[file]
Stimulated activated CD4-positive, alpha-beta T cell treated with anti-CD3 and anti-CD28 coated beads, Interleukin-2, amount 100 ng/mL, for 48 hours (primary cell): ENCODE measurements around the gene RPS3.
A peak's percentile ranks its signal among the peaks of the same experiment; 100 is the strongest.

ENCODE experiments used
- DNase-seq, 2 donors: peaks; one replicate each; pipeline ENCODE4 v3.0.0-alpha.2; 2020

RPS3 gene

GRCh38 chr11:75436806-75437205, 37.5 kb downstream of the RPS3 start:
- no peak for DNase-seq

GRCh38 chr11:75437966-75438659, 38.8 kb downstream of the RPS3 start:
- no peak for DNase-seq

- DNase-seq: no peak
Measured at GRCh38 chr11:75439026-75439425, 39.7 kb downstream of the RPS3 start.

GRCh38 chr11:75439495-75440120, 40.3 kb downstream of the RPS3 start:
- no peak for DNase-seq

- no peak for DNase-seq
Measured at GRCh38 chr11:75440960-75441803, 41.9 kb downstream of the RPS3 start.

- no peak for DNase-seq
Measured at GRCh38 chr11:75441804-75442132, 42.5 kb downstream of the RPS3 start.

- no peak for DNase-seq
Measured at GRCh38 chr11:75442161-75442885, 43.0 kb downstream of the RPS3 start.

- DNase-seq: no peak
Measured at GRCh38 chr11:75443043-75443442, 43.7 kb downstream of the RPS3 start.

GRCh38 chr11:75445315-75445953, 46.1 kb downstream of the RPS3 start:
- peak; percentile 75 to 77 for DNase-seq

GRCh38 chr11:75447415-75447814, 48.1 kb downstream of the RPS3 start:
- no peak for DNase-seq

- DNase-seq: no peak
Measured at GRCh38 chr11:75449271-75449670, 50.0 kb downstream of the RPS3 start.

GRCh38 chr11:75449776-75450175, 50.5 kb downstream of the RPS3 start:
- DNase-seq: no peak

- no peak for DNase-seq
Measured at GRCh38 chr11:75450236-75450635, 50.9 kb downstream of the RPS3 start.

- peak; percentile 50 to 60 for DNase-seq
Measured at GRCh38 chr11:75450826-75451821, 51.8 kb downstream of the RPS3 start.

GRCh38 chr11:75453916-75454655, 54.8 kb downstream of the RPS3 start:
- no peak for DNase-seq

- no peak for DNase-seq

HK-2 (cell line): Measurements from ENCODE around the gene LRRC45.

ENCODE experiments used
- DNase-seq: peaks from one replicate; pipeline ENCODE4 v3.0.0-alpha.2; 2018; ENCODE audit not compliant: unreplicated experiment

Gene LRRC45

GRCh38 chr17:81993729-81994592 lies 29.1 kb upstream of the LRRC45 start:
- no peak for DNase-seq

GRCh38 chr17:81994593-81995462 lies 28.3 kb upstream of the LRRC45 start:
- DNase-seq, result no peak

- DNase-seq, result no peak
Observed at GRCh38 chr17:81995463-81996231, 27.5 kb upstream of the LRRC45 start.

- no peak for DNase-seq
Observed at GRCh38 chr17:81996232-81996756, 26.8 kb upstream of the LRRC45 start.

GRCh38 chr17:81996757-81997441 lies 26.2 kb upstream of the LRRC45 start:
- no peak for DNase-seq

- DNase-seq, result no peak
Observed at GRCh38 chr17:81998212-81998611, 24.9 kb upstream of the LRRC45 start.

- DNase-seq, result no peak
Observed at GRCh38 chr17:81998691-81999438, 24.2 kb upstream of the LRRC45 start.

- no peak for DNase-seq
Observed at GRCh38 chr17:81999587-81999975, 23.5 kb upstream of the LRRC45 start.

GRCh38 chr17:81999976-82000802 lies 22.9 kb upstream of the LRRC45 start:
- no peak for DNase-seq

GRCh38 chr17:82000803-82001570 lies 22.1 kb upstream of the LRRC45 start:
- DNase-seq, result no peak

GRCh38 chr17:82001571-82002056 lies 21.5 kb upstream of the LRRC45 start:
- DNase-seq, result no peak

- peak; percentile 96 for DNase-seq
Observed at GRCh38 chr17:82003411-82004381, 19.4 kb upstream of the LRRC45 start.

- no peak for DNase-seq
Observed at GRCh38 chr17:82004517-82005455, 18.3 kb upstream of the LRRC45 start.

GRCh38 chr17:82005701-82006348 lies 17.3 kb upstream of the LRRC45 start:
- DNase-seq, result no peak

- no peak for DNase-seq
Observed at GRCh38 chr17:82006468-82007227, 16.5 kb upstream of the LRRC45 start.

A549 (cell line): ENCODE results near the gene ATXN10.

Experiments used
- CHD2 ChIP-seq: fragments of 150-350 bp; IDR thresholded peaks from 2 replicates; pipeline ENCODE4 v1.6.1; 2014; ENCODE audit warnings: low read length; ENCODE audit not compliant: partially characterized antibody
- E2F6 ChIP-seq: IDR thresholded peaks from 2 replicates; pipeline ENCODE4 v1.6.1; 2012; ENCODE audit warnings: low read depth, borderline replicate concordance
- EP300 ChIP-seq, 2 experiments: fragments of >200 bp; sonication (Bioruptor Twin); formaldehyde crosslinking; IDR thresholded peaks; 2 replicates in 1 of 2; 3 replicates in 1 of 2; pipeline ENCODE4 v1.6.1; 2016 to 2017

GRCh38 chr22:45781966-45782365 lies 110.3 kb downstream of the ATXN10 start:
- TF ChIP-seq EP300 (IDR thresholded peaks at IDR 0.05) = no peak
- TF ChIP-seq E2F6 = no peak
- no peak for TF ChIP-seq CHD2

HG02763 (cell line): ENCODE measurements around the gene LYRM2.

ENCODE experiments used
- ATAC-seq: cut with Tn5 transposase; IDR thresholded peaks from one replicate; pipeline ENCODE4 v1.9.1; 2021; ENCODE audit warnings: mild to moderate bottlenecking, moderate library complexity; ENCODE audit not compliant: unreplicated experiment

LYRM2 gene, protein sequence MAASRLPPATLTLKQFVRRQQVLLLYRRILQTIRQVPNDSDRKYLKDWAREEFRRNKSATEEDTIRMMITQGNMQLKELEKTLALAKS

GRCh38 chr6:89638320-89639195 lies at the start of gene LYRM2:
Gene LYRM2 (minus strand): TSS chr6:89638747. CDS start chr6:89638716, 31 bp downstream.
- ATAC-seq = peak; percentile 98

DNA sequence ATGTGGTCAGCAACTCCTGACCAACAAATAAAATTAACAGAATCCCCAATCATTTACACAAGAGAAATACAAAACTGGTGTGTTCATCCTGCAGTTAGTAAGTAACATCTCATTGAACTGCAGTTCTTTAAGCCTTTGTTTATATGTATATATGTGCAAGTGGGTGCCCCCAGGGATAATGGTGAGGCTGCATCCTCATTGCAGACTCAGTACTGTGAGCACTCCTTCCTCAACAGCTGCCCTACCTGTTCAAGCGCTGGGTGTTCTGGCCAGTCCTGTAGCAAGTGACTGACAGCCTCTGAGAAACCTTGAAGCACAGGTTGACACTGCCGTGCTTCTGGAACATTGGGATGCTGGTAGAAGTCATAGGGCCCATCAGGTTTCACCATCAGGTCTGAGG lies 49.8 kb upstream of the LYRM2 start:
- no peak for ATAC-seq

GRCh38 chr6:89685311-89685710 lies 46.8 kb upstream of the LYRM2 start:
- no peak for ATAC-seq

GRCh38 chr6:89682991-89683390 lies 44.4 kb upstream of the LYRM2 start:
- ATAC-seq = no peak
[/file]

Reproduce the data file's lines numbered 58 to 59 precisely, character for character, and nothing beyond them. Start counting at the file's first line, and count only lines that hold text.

- no peak for DNase-seq

GRCh38 chr17:82000803-82001570 lies 22.1 kb upstream of the LRRC45 start: